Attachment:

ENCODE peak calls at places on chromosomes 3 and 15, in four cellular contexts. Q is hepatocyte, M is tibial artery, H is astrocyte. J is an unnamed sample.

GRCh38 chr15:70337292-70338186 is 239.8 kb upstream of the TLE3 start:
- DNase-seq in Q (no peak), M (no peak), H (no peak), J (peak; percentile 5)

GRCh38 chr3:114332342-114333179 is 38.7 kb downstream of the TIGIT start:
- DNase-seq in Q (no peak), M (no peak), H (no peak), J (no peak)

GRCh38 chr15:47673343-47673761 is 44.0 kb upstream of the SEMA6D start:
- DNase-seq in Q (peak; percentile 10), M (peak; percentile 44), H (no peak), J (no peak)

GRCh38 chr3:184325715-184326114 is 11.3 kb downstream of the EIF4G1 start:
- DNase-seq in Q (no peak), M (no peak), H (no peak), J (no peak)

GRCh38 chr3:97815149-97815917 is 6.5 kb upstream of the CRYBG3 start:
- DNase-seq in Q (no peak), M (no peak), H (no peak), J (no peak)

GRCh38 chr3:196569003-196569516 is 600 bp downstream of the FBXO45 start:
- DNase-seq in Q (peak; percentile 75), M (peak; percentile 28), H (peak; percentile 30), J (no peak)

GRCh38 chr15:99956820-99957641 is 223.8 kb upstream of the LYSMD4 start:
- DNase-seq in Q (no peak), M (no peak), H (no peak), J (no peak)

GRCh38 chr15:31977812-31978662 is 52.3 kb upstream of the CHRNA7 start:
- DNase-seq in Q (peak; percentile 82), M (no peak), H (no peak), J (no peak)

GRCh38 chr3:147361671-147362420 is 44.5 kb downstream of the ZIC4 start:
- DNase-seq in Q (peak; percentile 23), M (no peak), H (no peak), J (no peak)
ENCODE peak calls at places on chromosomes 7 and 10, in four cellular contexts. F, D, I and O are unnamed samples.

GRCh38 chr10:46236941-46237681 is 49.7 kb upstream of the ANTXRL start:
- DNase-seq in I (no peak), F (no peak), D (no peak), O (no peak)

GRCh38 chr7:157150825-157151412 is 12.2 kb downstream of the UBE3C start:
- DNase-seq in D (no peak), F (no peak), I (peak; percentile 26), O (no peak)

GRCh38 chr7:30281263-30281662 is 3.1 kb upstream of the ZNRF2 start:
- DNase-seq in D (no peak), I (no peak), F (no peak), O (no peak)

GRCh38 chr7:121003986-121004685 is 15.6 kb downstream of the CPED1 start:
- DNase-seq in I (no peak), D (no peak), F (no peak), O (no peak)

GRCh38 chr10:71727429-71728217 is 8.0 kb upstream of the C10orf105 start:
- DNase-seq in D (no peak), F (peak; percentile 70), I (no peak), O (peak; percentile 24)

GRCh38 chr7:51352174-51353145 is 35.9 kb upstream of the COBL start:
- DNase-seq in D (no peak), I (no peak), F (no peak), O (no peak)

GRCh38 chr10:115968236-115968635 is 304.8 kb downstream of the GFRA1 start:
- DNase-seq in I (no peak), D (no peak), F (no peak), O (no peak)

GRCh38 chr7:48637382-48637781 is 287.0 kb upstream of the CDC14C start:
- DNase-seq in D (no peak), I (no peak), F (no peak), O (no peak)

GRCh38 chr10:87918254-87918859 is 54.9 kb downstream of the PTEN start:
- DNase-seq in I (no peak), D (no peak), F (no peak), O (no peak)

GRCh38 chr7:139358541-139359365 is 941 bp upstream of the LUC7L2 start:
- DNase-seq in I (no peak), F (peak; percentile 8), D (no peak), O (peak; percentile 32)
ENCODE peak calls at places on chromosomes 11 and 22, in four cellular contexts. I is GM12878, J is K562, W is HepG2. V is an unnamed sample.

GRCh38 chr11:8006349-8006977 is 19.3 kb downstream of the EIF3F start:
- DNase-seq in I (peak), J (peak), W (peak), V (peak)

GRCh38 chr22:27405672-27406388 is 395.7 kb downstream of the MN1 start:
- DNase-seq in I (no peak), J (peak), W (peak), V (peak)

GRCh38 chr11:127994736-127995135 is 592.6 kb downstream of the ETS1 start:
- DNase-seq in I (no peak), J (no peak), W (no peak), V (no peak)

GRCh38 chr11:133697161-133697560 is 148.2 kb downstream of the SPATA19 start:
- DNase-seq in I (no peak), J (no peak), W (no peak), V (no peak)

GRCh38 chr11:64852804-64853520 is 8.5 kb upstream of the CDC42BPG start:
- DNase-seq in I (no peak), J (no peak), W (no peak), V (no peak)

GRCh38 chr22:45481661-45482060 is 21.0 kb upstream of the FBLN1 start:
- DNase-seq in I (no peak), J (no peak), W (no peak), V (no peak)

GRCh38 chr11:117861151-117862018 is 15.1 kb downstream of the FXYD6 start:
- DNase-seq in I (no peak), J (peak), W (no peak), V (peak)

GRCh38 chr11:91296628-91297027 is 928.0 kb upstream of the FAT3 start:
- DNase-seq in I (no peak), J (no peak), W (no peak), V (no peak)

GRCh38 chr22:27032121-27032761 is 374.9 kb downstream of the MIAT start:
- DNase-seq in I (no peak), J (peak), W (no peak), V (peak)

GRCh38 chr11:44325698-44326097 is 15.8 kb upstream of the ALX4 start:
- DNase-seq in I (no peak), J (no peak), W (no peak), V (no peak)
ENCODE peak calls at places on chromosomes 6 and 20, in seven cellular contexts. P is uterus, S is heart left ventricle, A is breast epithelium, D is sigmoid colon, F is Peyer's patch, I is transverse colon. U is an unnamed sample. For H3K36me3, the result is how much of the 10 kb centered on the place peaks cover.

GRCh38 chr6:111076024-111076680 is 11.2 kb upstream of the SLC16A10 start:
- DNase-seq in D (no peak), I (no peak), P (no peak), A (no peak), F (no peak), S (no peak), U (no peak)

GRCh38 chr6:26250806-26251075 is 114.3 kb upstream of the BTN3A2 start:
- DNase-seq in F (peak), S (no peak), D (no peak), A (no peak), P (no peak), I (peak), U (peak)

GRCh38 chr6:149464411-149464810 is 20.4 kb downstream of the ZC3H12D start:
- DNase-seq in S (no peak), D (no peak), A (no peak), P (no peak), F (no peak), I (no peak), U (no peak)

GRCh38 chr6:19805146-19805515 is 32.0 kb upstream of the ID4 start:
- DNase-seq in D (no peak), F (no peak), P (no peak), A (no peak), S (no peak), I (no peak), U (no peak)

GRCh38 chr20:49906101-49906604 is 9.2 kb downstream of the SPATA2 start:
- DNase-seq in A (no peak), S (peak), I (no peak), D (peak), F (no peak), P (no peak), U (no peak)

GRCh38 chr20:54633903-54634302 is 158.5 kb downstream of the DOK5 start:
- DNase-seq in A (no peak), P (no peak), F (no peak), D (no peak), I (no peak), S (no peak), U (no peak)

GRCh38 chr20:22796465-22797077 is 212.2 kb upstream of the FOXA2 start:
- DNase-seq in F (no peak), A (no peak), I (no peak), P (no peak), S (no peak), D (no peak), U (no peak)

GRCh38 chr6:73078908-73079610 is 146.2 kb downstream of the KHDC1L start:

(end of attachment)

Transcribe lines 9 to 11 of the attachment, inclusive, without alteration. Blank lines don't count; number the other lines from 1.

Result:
- DNase-seq in Q (no peak), M (no peak), H (no peak), J (no peak)

GRCh38 chr3:97815149-97815917 is 6.5 kb upstream of the CRYBG3 start:
- DNase-seq in Q (no peak), M (no peak), H (no peak), J (no peak)